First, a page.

"A little light draggle"

« previous post | next post »

According to James C. McKinley Jr., "Rare Storm Hits Texas, Causing Chaos for Drivers", NYT 2/4/2011:

Paul McDonald, a forecaster with the service, said the mass of arctic air that had blanketed much of the country had caused three days of frigid weather in Texas as well, freezing the ground. Then overnight, two low-pressure systems moved into the state — one from New Mexico and one from the Gulf of Mexico — and collided with the cold air, producing snow and ice. Though Texas usually has balmy enough temperatures this time of year to melt ice and snow as it hits the roadways, this time the pavement iced over.

"If the air had not been so cold, we would have seen a little light draggle, but cause the air was so chilly it turned into snow," he said. "We get about one event like this every 10 years."

Draggle as a word for precipitation, semi-frozen or otherwise, is new to me, and it seems to be new to  lexicographers as well. [Update — and the NYT article has now been edited to replace "draggle" with "drizzle"…]

The OED glosses draggle the verb as "To wet or befoul (a garment, etc.) by allowing it to drag through mire or wet grass, or to hang untidily in the rain; to make wet, limp, and dirty", and draggle the noun as "The action of draggling" or "One who draggles".  Merriam-Webster online has draggle only as a verb, glossed as "to make wet and dirty by dragging" or "to drag on the ground". Encarta has the verbal glosses "to make or become wet and dirty: to make something wet and dirty by trailing it along the ground, or become wet and dirty by being trailed along the ground" and "to follow along behind somebody else in a slow and usually undisciplined or slovenly fashion". The American Heritage Dictionary has "to soil by dragging  over damp ground or in mud", "to trail on the ground; be or become draggled", or "to follow slowly; straggle".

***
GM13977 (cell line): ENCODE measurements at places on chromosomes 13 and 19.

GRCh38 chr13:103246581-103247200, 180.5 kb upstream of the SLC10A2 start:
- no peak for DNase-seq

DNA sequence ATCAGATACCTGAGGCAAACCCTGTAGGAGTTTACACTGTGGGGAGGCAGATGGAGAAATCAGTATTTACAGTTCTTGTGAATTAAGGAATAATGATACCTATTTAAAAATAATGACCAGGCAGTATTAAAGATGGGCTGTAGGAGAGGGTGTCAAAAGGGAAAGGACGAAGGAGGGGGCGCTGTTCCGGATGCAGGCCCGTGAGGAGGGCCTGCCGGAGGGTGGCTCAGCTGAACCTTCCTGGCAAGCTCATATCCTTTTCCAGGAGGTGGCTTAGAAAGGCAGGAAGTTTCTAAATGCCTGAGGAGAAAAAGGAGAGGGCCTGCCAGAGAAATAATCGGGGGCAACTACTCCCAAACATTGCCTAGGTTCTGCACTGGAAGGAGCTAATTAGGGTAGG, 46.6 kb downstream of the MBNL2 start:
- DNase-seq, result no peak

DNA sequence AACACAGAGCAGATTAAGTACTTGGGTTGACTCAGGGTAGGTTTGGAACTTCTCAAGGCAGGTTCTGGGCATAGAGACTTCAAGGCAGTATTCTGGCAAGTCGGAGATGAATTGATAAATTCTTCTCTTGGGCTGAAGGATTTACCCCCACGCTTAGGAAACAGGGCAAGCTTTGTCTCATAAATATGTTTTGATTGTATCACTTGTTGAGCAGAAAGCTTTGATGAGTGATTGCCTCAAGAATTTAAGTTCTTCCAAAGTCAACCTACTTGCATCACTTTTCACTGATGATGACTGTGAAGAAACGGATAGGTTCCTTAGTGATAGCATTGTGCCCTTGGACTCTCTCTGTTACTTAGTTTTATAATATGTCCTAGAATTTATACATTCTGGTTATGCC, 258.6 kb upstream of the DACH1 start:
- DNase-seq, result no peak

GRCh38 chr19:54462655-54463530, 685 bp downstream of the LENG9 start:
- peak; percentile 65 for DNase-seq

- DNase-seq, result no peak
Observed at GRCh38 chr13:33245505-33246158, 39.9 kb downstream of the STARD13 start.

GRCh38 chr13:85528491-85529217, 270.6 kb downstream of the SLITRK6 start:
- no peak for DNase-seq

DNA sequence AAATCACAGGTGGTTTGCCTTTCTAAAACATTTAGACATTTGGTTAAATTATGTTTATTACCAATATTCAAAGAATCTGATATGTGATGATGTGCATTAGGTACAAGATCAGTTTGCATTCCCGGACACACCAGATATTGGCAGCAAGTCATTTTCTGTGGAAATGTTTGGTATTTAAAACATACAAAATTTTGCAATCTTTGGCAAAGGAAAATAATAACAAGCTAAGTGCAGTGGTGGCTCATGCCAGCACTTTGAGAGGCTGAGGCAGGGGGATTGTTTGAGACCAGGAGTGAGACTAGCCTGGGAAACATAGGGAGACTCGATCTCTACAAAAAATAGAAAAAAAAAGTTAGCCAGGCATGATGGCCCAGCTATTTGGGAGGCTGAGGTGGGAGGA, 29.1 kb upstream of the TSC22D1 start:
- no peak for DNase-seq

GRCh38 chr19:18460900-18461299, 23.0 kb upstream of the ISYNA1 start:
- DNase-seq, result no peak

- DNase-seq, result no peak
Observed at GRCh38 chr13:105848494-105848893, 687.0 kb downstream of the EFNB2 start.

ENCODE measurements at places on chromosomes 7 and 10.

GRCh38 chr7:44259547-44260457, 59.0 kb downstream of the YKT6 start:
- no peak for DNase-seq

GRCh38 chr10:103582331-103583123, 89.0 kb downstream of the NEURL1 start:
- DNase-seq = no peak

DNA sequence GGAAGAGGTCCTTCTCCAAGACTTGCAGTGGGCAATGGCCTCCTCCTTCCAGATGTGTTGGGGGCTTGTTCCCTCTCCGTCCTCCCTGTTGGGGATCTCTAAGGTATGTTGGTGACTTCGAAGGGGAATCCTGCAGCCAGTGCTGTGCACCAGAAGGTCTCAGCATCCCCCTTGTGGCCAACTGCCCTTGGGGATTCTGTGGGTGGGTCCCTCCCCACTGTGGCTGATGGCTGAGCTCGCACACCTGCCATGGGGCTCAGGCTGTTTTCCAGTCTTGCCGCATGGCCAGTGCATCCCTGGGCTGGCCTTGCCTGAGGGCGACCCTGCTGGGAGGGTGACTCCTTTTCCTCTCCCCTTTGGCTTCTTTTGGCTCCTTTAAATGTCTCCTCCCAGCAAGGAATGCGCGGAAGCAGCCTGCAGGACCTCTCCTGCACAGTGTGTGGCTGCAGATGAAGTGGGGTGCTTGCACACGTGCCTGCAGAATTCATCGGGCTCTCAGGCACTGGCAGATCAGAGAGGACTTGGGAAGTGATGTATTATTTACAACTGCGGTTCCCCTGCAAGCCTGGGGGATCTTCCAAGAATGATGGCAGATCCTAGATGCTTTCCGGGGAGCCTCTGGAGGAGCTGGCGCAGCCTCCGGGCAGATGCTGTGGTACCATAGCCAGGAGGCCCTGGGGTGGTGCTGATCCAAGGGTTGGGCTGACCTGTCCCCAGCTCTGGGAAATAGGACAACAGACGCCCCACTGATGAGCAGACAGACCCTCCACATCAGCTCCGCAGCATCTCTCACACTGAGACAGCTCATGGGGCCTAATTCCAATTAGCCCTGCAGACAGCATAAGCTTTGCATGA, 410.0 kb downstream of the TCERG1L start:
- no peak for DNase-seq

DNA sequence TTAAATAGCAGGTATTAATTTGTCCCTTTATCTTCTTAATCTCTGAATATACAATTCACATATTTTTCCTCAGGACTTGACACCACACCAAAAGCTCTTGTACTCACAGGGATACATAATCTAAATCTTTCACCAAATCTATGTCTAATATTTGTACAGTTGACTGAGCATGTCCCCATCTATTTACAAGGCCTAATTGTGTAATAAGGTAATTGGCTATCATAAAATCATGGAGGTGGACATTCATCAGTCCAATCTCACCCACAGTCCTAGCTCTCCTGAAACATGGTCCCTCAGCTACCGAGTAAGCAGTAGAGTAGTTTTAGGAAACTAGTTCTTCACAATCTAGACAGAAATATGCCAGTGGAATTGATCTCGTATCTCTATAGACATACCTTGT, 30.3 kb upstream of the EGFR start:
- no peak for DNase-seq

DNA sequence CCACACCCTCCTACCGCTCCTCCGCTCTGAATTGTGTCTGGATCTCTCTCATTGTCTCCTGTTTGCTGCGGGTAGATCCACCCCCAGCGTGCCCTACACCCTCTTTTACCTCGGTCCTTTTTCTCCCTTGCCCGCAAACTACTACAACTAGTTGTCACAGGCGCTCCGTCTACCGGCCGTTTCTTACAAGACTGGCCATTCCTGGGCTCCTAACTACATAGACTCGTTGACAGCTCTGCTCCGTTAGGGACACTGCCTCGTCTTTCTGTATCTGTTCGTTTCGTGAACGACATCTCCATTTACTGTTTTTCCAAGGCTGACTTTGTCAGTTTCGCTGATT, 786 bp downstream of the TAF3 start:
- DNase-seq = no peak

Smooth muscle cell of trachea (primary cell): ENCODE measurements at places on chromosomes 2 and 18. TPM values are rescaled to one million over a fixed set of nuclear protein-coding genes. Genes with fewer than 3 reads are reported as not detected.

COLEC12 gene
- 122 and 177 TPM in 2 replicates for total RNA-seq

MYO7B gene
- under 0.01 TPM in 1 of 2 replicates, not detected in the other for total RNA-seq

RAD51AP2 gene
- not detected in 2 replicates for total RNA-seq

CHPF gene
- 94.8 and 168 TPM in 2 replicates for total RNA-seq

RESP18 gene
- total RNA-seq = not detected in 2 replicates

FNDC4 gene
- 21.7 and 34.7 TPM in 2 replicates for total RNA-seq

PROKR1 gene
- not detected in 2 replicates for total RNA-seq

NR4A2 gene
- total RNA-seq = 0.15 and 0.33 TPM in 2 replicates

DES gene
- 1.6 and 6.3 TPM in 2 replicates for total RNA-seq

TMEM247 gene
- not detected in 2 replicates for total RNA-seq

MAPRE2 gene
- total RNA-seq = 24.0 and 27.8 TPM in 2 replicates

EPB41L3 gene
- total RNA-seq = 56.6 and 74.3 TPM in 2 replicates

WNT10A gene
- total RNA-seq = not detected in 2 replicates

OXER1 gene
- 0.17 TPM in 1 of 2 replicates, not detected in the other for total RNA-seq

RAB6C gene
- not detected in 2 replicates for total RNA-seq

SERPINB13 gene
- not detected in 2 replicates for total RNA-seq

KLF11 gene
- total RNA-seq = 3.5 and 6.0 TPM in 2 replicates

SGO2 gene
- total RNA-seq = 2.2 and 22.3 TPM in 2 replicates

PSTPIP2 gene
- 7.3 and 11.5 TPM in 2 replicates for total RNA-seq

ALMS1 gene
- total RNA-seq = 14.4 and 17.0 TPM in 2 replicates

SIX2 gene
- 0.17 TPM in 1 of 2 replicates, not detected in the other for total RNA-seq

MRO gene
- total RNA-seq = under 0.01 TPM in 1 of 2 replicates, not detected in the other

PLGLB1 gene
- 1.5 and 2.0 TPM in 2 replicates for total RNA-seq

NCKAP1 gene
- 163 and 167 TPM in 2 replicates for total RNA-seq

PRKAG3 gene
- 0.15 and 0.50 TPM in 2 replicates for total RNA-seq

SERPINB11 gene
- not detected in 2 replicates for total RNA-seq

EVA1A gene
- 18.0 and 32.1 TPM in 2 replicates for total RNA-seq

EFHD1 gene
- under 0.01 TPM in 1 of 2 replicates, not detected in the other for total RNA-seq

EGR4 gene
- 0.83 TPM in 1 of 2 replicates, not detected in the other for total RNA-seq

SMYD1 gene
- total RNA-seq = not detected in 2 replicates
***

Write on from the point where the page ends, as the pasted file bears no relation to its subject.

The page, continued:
If Mr. McDonald is innovating — he only needs to talk about this once a decade, after all — he might have been thinking of "drizzle", with the lower vowel signaling a sprinkle (sprankle?) of bigger semi-frozen drops. But those glosses about making things wet, limp, and dirty by dragging do evoke the experience of wading through slush without proper boots.

Anyhow, I sympathize. We've certainly seen both light and heavy draggle this winter in Philadelphia.

[Update — Michael Ramscar writes:

there's a clue there in the name McDonald — "draggle" (or "draIgle") is of scots origin i think, and it may be that McDonald is simply revealing his roots. the use of distinctive words for dank, miserable, soul sapping weather is more common in scotland than in any other part of the world i've lived in. there is no mystery as to why.  my favorite of the various words like "draggle" that i know is "dreich," which i often heard used to describe the (many) days where it didn't really rain, but rather a clinging moisture hung in the air, soaking one to the bone in a whole new and special way.

The Essential Scots Dictionary has

draigle, draggle v 1 bedraggle, dirty, muddy. 2 mix (flour, meal etc) with water. 3 move slowly or wearily. n a dirty, untidy person.

dralgelt soaked through, drenched.

dralk v drench, soak

drackle damp, wet, misty.

dreich adj 1 dreary, dull, bleak: 'The weather's gey dreich the day'; long, boring, uninteresting. 2 slow; backward; slow to pay debts. 3 depressed

And the Dictionary of the Scots Language has relevant entries for dragle and for draigle.

So there's still perhaps some lexical innovation in Mr. McDonald's remark, but this may well be the foundation that it's built on.]

[Update #2 — Mr. Punch suggests, plausibly, that the weatherman might have said "graupel" (sometimes also spelled "gropple") meaning "small soft white ice particles that fall as hail or snow", and (over the phone) was mis-transcribed by the NYT reporter.]



15 Comments

  1. Twitter Trackbacks for Language Log » “A little light draggle” [upenn.edu] on Topsy.com said,

    February 4, 2011 @ 5:17 pm

    […] Language Log » "A little light draggle" languagelog.ldc.upenn.edu/nll/?p=2945 – view page – cached February 4, 2011 @ 4:32 pm · Filed by Mark Liberman under Words words words Tags […]